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Media News South Africa

Beeld, Rapport, City Press, Daily Sun and Soccer Laduma to close

Media24 looks to close the print editions of Beeld, Rapport, City Press, Daily Sun and Soccer Laduma as well as the digital (PDF) editions of Volksblad and Die Burger Oos-Kaap, and the digital hub SNL24.
Source: ©  Media24 looks to close the print editions of Beeld, Rapport, City Press, Daily Sun and Soccer Laduma
Source: © Town CCID Cape Town CCID Media24 looks to close the print editions of Beeld, Rapport, City Press, Daily Sun and Soccer Laduma

It will transition Rapport, City Press and Daily Sun into digital-only brands.

“We anticipate that the proposed restructure could result in at least 400 job losses, with 400 more positions transferring to Novus Holdings with the sale and some roles possibly needed beyond 30 September,” says Ishmet Davidson, CEO of Media24.

In addition, it will sell On the Dot, the media logistics business, and the community newspaper portfolio to Novus Holdings, subject to regulatory approvals.

This was announced in a statement released today, 18 June 2024, in which Media24 says it is considering the closure of the print editions of five newspapers while evolving three of them into digital-only brands.

This follows reports of the newspapers closing in a MoneyWeb report.

The company will start consultations with staff and the transfer of the sold businesses to its new owner this week.

Rapport and City Press as digital brands

As digital brands, Rapport and City Press will reside at Netwerk24 and News24 respectively. Readers can continue to access Beeld, Volksblad and Die Burger Oos on Netwerk24.

Daily Sun

This renewed focus on its two hero digital news brands contributed to Media24’s decision to close SNL24 and sell its interests in the profitable local newspaper sector, says Davidson.

“Our main objective is building and cementing a sustainable model for digital news journalism.

Daily Sun (part of SNL24) represents an important segment of the middle market, that we will continue to serve with the relaunch of the brand as a standalone and free e-news site,” adds Davidson.

Die Burger and Son

Die Burger and Son in the Western Cape are both unaffected by these changes.

They have a separate infrastructure that remains viable due to a more concentrated local footprint and are marginally profitable.

“In addition, Die Burger holds great historical value as the foundation upon which Naspers was built,” says Davidson.

On the Dot

With only a small print media portfolio remaining, Media24 also decided to divest of its media logistics business, On the Dot.

The consultation process is expected to be completed over the next three months, with 30 September earmarked as the last day of publication for the affected newspapers. '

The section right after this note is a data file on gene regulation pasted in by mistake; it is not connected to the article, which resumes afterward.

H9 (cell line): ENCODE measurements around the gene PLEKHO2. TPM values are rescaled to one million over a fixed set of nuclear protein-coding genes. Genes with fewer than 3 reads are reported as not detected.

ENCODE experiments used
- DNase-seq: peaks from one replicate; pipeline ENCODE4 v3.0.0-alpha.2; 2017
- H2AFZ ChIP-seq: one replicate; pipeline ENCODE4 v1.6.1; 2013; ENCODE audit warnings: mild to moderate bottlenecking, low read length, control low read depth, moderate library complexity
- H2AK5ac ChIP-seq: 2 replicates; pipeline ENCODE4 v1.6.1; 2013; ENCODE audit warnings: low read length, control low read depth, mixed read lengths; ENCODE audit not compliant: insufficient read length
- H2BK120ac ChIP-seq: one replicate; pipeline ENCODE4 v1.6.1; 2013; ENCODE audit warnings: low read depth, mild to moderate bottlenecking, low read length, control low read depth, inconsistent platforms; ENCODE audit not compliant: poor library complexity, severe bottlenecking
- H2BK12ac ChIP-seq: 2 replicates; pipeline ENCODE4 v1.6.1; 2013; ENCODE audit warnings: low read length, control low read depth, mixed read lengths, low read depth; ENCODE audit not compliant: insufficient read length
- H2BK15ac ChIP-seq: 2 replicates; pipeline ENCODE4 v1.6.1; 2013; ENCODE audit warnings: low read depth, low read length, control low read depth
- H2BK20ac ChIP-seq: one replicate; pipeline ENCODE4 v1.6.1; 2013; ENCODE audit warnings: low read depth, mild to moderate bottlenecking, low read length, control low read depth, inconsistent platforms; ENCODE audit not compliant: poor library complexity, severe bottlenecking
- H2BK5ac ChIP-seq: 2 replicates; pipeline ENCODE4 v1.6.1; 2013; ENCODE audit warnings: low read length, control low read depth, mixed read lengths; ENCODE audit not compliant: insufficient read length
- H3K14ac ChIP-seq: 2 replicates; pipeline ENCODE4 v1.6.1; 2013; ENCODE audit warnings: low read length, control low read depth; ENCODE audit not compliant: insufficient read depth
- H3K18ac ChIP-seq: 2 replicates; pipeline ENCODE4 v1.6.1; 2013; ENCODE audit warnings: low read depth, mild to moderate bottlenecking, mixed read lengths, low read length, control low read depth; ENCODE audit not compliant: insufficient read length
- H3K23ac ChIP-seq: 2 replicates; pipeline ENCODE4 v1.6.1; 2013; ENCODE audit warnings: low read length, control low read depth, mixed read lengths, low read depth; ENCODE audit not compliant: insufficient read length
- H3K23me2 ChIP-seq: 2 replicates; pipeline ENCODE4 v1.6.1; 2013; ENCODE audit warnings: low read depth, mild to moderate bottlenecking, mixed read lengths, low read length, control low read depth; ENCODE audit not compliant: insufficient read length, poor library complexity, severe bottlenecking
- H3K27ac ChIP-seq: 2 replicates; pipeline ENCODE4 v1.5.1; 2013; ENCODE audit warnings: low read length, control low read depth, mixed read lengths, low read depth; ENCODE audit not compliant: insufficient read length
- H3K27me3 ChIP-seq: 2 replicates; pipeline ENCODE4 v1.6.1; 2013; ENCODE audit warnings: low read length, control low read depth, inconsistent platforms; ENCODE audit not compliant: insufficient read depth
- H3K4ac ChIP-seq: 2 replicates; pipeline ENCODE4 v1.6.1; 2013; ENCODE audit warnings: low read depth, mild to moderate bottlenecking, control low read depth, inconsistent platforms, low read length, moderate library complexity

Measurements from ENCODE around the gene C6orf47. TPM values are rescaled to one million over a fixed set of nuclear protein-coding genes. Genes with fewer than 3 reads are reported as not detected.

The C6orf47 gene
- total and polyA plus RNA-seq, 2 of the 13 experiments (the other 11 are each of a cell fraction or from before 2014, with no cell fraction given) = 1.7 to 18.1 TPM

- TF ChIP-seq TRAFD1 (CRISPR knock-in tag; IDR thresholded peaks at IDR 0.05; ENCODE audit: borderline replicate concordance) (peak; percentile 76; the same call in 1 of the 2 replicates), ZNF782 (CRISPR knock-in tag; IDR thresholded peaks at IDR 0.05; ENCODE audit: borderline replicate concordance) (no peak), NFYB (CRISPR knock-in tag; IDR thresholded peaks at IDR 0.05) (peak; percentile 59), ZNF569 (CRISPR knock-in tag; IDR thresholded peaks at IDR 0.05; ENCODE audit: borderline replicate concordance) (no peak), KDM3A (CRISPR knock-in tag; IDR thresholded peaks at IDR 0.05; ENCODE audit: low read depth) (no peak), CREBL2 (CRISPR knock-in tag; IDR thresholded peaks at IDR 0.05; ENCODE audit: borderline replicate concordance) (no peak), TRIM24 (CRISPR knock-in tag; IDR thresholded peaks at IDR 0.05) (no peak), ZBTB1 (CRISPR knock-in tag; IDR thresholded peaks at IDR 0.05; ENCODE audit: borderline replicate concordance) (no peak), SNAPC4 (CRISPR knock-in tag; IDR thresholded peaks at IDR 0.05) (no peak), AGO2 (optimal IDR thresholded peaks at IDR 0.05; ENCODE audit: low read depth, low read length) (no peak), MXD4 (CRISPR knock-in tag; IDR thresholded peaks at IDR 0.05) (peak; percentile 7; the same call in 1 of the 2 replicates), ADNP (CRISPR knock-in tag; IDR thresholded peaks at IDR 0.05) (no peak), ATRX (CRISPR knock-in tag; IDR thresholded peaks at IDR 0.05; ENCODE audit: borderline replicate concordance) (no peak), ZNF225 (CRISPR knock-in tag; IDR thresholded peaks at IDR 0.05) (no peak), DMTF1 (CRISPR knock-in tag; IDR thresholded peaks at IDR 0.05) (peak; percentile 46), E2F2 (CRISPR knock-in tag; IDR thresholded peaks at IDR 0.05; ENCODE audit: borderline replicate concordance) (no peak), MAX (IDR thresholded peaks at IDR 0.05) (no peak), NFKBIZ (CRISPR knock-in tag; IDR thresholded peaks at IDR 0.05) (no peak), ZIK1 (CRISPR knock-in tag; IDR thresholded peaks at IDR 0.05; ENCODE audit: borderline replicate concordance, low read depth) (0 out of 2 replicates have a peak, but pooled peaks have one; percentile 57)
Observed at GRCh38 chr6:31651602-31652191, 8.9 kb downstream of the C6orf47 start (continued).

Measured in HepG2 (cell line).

A restructure of the business

In the statement Davidson, says, “In South Africa, like elsewhere in the world, consumer preferences have changed. People now read more news than ever, but most prefer to do so on their cellphones or laptops and publishers have to comply with their preferences.

“Consequently, print media globally has been suffering structural declines in circulation and advertising for decades. Combined with rising fixed distribution costs, this has had a devastating impact on print operations.

“As a result, our titles in the northern region have been on life support for a while. Combined losses are projected to mount to R200m over the next three years.

“After years of cut-backs, we’ve reached the end of cost reductions to try save these print operations. We’ve simply run out of options.

“So we have to restructure our business now. It will also allow the remaining viable brands to move fully to digital and will strengthen our two main digital news brands, News24 and Netwerk24, serving audiences and society across multiple market segments.”

Job losses to a minimum

Davidson adds that the business intends to reduce its corporate and support services and operational costs in line with the changes made in the business.

“We are fully committed to managing this highly sensitive consultation with compassion while following the processes prescribed by law and intend to keep job losses – particularly amongst our journalists – to a minimum. Unfortunately, we cannot share any further details until the process has been concluded,” says Davidson.

A digital future

“There is no doubt whatsoever that our future is digital. But our digital news services no longer face competition from only other local publishers. Our main competitors now are Facebook, Google, Instagram, and TikTok; all of which are well funded and based offshore," adds Davidson.

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